'Burning bright' is a line from William Blake's poem 'The Tyger', and indeed Blake appears as a character in this novel, as a neighbour of the Kellaways, a family recently moved to London from their countryside home. Teenagers Jem Kellaway and streetwise Londoner Maggie Butterfield become friends with the intriguing Mr Blake, learning to respect his odd views on life. They also become involved with another historical figure: Philip Astley, father of the modern circus. This is a novel of contrasts: the seediness of London set against the freshness of the countryside; the moral differences between the Kellaways and the Butterfields; the low culture of Astley's Circus versus the high culture of Blake and his printing press. This is a novel that has rape, murder, and unwanted pregnancy as well as poetry and radical thought. It is well-researched and well-written. But despite liking Tracy Chevalier's earlier works this just fell flat for me. It has all the right elements to make it great but somehow the magic just doesn't happen. It never comes alive, never (ironically) burns bright. It's readable - and if you like Chevalier's previous works there is no reason not to read it - but it's also forgettable. I'm not sure whether to hang on to it for a complete collection of Chevalier, or let it go because I'm unlikely to read it again.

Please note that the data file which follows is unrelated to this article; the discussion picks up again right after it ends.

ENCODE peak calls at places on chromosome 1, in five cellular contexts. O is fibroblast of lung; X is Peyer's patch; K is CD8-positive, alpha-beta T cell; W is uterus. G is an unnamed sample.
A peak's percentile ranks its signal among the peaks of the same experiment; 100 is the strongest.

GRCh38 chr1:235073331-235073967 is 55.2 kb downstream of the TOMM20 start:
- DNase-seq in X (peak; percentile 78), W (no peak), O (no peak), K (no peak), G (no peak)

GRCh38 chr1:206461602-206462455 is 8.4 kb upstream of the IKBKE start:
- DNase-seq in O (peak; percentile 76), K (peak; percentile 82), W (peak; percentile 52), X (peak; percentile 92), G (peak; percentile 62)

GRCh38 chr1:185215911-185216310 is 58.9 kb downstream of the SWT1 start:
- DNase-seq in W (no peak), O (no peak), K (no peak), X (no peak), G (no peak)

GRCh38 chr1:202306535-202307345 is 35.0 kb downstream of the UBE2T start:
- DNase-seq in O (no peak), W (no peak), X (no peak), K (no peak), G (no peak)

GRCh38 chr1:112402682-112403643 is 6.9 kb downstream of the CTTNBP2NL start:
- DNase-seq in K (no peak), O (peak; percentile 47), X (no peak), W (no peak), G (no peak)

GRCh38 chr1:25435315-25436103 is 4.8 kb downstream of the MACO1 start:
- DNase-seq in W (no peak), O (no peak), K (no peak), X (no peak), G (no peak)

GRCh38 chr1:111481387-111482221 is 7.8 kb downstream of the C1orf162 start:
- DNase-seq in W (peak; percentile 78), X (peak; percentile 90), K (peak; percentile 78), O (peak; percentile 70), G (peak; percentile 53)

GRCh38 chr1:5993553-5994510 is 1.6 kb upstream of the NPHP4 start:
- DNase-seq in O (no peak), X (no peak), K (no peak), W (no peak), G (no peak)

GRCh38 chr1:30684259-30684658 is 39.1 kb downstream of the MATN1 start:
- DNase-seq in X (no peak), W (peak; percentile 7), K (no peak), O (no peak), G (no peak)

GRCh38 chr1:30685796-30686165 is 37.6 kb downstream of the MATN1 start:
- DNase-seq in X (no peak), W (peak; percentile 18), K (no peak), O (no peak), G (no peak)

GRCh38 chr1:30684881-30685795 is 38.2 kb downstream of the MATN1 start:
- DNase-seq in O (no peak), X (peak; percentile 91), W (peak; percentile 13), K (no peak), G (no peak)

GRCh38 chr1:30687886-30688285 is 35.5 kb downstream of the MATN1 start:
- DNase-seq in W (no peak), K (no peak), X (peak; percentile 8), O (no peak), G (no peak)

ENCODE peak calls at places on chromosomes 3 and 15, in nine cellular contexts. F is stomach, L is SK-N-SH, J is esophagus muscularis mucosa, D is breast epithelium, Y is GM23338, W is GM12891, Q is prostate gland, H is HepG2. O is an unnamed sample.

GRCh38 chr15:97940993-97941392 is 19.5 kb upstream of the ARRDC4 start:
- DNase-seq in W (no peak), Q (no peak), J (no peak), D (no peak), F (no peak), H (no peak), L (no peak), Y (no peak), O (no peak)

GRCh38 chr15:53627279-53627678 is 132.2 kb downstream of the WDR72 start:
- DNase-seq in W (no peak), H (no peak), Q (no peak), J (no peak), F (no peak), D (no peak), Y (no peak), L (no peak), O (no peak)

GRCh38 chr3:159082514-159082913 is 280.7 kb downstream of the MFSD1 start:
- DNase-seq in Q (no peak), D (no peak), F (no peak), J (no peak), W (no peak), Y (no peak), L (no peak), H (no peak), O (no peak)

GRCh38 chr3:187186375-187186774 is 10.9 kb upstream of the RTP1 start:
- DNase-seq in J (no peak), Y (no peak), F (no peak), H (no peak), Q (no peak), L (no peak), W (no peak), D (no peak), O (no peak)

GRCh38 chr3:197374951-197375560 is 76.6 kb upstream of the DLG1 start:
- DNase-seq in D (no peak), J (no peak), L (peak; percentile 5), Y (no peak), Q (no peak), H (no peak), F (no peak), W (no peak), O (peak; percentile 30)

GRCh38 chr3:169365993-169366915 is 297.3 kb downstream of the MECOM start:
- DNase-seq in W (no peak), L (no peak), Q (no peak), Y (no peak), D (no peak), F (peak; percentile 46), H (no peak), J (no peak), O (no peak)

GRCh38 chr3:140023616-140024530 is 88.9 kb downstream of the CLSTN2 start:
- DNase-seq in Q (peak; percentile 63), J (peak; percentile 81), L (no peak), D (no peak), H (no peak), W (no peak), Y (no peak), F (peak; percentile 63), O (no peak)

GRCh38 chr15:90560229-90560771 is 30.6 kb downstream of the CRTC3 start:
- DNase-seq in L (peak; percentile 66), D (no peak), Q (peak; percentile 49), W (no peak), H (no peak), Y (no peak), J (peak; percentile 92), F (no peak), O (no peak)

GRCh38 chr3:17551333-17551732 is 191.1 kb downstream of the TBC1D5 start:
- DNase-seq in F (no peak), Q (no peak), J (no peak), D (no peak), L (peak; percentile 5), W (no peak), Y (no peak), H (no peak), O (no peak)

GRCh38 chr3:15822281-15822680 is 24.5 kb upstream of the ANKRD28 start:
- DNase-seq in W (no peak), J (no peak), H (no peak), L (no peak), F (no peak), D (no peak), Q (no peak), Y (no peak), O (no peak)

And some that I dipped into:
A Good Old-Fashioned Future by Bruce Sterling
One of the founders of cyberpunk in science-fiction, Bruce Sterling is very precise in his writing, going so far as to casually explain terms that the reader might not understand. I loved the first two stories in this collection. Maneki Neko (those Japanese, lucky, beckoning cats) is set in a future where the internet knows us well enough to set us small, seemingly unconnected tasks that link up in a way that we can't predict but it can. Big Jelly is about an oil tycoon, and a man who creates artificial jellyfish. Both stories are beautiful in their ideas and precision. The following stories, all set in the same universe, with continuing characters and situations, just didn't grab me in the same way, and I ended up skimming through to the end. The stories all have that written-in-the-90s feel to them, which personally I really like, that sense of fear and wonder about where the future is taking us, and although I didn't enjoy them all, I would give Sterling another try.
Nerd Do Well by Simon Pegg
It's clear that Simon Pegg doesn't really want to talk about his private life. He says as much. So this is an autobiography that spends most of the time dwelling on rather dull stories from his childhood. So, skip to the end... and in the short space where he talks about his career, and the TV shows and movies that he is famous for, he is quite interesting. But not funny. On paper, it would seem, he just isn't funny at all. And I only said quite interesting. This book has very little meat on its bones, and unless you are as much in love with Mr Pegg as he is in love with himself, I really wouldn't bother.